Francesca Woodman took her first self-portrait at the age of thirteen and for the next several years she created a body of work that was prolific for its singularity of style and range of innovative techniques. Finding her forte, Woodman used photography as a means of articulating her voice during her childhood spent in Colorado, as a student at the Rhode Island School of Design and in Italy and New York.
Woodman is remarkable due to the overall sophistication of the photographs she created during her young life, and for her skilful incorporation of Italian futurism, surrealism, symbolism and performance art into a consistent yet often disarming narrative. Her work is ground breaking due to her unconventional methods of imaging the female body. By radically placing her own body at the fore of her photographs as a means of inquiry and self-expression, Woodman is firmly situated alongside her contemporaries of the late 1970's such as Ana Mendieta and Hannah Wilke. Her work also presaged artists such as Cindy Sherman, Sarah Lucas, Nan Goldin and Karen Finley in their subsequent dialogues with the self and reinterpretations of the female body.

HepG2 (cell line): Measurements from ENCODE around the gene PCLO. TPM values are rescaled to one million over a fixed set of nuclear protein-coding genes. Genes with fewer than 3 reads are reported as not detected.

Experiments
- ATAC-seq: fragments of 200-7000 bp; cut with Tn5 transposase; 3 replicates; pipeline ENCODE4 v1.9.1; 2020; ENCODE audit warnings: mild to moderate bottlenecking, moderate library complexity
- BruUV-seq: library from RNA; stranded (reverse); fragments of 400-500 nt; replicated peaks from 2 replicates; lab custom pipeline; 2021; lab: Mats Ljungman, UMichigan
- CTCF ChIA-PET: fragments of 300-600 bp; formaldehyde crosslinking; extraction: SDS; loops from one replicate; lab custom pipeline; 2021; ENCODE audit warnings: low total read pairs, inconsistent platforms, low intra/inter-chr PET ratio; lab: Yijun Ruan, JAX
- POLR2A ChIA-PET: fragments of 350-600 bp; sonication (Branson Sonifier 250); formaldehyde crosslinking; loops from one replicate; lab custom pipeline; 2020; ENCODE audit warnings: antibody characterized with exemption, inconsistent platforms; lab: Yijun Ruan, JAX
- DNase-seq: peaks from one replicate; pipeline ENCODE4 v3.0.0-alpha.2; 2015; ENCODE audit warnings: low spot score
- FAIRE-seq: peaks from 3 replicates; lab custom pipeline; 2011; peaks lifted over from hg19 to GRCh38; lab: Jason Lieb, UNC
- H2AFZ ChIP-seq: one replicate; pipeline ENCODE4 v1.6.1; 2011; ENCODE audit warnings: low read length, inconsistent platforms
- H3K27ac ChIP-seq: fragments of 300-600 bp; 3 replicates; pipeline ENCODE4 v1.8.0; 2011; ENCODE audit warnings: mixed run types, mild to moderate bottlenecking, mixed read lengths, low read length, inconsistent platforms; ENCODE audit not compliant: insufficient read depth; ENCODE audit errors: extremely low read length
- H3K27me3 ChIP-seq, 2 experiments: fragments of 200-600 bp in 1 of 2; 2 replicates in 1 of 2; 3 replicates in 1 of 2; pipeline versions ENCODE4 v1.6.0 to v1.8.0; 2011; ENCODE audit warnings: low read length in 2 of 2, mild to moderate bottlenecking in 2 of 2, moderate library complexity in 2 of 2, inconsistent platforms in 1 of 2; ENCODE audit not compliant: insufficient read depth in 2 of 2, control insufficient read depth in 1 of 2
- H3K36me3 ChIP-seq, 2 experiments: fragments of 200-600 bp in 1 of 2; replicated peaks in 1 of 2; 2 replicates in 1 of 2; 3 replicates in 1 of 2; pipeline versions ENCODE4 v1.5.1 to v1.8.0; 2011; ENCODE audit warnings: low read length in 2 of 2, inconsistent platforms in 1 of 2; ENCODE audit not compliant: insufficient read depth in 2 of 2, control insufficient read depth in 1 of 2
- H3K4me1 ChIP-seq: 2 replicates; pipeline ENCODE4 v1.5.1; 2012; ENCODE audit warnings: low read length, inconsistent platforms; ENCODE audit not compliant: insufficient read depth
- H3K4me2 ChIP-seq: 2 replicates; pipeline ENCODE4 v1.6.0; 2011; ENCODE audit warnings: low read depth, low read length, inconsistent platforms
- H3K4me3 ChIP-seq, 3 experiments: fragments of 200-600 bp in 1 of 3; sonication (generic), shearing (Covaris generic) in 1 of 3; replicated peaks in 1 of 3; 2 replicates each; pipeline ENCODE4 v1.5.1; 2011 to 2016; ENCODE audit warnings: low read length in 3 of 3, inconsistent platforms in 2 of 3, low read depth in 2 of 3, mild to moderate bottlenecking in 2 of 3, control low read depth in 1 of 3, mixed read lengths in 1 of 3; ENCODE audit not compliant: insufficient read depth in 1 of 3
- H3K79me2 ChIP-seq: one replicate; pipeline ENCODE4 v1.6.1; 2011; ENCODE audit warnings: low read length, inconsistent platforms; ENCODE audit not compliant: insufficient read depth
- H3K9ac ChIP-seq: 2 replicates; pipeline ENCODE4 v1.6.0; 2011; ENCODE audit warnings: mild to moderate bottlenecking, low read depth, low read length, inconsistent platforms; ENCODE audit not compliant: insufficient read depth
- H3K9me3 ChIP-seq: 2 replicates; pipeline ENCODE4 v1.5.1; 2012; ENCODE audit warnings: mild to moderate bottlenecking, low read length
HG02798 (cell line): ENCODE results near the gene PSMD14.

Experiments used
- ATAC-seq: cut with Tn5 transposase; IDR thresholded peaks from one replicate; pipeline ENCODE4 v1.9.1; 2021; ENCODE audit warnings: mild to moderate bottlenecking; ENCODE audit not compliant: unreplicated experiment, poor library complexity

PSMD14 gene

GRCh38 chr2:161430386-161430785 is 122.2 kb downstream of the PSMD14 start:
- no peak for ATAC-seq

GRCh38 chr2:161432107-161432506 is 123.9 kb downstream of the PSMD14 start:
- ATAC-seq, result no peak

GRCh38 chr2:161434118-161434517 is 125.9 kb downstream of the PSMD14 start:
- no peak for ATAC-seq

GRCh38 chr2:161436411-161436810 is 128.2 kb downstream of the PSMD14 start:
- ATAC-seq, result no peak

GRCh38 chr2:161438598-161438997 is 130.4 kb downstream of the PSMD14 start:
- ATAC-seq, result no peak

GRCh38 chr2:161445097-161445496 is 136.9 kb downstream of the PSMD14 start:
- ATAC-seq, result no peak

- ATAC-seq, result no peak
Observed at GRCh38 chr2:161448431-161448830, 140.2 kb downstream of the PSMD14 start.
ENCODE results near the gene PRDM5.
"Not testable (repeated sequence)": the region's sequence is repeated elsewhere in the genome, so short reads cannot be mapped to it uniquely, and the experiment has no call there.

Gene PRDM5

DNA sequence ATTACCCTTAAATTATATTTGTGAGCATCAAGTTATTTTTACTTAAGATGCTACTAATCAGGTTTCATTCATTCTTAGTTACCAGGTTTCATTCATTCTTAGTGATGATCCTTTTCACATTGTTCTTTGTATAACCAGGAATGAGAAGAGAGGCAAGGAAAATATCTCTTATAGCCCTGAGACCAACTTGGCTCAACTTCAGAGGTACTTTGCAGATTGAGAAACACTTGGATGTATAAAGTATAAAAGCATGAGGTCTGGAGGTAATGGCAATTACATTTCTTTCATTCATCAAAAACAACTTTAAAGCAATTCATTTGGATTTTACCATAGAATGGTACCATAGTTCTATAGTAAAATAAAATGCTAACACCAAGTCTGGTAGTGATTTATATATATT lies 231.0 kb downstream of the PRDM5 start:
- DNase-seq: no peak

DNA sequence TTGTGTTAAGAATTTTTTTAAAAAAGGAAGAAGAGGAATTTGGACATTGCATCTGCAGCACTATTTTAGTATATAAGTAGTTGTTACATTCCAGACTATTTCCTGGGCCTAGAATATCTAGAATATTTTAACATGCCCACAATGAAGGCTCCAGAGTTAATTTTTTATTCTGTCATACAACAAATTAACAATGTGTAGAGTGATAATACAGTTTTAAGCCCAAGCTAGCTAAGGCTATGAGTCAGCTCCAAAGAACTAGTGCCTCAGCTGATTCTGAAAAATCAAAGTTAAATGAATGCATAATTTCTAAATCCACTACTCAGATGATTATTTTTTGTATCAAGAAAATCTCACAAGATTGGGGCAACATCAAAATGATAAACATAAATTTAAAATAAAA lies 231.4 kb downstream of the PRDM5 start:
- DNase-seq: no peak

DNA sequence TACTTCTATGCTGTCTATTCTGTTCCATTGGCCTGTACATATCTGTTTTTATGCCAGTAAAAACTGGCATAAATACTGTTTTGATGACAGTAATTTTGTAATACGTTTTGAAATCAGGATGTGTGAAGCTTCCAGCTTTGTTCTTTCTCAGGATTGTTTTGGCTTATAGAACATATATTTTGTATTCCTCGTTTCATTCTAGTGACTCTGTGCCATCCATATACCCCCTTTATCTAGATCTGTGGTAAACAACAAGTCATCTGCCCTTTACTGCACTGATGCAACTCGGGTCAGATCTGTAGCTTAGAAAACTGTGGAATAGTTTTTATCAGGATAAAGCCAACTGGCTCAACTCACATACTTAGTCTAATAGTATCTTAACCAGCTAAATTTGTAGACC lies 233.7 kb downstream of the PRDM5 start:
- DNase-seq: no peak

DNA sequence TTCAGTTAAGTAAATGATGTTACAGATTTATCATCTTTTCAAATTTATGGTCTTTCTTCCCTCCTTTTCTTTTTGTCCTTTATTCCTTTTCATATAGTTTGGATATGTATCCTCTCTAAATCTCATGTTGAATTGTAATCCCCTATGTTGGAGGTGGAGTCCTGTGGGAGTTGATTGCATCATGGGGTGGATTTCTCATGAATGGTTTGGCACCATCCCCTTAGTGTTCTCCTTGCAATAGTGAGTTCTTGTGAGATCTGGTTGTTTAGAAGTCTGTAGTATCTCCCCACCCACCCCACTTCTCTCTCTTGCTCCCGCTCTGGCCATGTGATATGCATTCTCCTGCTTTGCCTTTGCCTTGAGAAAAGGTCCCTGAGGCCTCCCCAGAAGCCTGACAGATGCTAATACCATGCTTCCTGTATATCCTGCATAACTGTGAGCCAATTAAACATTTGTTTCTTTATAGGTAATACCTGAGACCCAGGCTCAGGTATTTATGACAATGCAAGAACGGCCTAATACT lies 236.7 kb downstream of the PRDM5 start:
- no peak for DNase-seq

Woodman was intrigued by how the body's three-dimensionality could be captured and contracted into a two-dimensional plane. So one sees her flattening herself as well as others, underneath large glass plates, massive frames, and behind layers of wallpaper. She frequently posed as the protagonist in theatrical settings staged in dilapidated buildings, industrial spaces and crumbling facades, which starkly contrasted with her youthful body, that in turn served as a landscape upon which she projected inventive portrait dramatisations.
Woodman's photographs are deeply emotive, and are fragmented statements of an extraordinary inner life: a nude girl transcending the body and becoming an angel; spilling out of a diorama and becoming as lifeless as the animals around her; or transforming into a blurred, elusive image as if an apparition. Like the Mexican surrealist Frida Kahlo a generation before, Woodman images her complex psyche with an uninhibited candidacy, bringing the viewer into the profound sanctum of her life.
In 1981, at the age of 22, Woodman committed suicide by jumping from the window of her New York apartment. Although her photographs seem to stand as a premonition -- indeed she displays a tireless and deep examination into the life/death axis -- Woodman left behind a greater legacy. She was a maverick in overturning more traditional usages of photographic portraiture, challenged preconceptions of femininity and femaleness, and laid the groundwork for other artists to follow.